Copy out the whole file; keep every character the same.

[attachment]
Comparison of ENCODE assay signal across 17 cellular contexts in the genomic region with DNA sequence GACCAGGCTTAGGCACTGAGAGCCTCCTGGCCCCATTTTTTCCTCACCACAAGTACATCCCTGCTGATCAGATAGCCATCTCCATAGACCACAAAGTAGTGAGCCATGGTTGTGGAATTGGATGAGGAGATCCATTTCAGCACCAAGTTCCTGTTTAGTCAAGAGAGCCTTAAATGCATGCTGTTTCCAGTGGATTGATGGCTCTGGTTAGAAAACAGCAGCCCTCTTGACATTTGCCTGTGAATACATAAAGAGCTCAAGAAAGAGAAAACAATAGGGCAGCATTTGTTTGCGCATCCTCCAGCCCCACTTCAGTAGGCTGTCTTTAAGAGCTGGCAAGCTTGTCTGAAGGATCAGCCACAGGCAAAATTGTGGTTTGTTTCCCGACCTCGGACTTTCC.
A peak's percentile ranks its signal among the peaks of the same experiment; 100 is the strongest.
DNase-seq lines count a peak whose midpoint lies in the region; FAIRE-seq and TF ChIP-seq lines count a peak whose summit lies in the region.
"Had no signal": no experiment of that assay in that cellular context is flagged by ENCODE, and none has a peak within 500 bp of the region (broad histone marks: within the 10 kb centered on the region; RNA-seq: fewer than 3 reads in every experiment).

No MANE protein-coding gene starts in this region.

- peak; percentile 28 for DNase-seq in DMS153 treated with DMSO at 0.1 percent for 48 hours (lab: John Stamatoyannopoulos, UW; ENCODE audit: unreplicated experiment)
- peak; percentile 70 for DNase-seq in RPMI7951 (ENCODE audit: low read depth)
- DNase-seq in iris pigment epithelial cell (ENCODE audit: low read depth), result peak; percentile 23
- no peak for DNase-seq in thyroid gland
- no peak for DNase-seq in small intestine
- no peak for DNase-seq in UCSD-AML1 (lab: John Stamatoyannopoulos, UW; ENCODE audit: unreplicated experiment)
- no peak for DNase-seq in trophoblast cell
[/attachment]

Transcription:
Comparison of ENCODE assay signal across 17 cellular contexts in the genomic region with DNA sequence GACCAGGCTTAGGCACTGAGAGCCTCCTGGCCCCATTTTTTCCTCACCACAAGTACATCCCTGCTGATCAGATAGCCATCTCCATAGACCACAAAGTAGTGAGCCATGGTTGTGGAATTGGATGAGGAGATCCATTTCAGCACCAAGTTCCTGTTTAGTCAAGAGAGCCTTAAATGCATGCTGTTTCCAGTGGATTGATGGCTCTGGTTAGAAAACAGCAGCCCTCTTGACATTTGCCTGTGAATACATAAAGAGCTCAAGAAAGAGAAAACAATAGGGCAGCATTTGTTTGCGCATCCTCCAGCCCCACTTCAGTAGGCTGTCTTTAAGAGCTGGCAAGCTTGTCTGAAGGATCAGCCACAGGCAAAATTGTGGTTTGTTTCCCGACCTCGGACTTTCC.
A peak's percentile ranks its signal among the peaks of the same experiment; 100 is the strongest.
DNase-seq lines count a peak whose midpoint lies in the region; FAIRE-seq and TF ChIP-seq lines count a peak whose summit lies in the region.
"Had no signal": no experiment of that assay in that cellular context is flagged by ENCODE, and none has a peak within 500 bp of the region (broad histone marks: within the 10 kb centered on the region; RNA-seq: fewer than 3 reads in every experiment).

No MANE protein-coding gene starts in this region.

- peak; percentile 28 for DNase-seq in DMS153 treated with DMSO at 0.1 percent for 48 hours (lab: John Stamatoyannopoulos, UW; ENCODE audit: unreplicated experiment)
- peak; percentile 70 for DNase-seq in RPMI7951 (ENCODE audit: low read depth)
- DNase-seq in iris pigment epithelial cell (ENCODE audit: low read depth), result peak; percentile 23
- no peak for DNase-seq in thyroid gland
- no peak for DNase-seq in small intestine
- no peak for DNase-seq in UCSD-AML1 (lab: John Stamatoyannopoulos, UW; ENCODE audit: unreplicated experiment)
- no peak for DNase-seq in trophoblast cell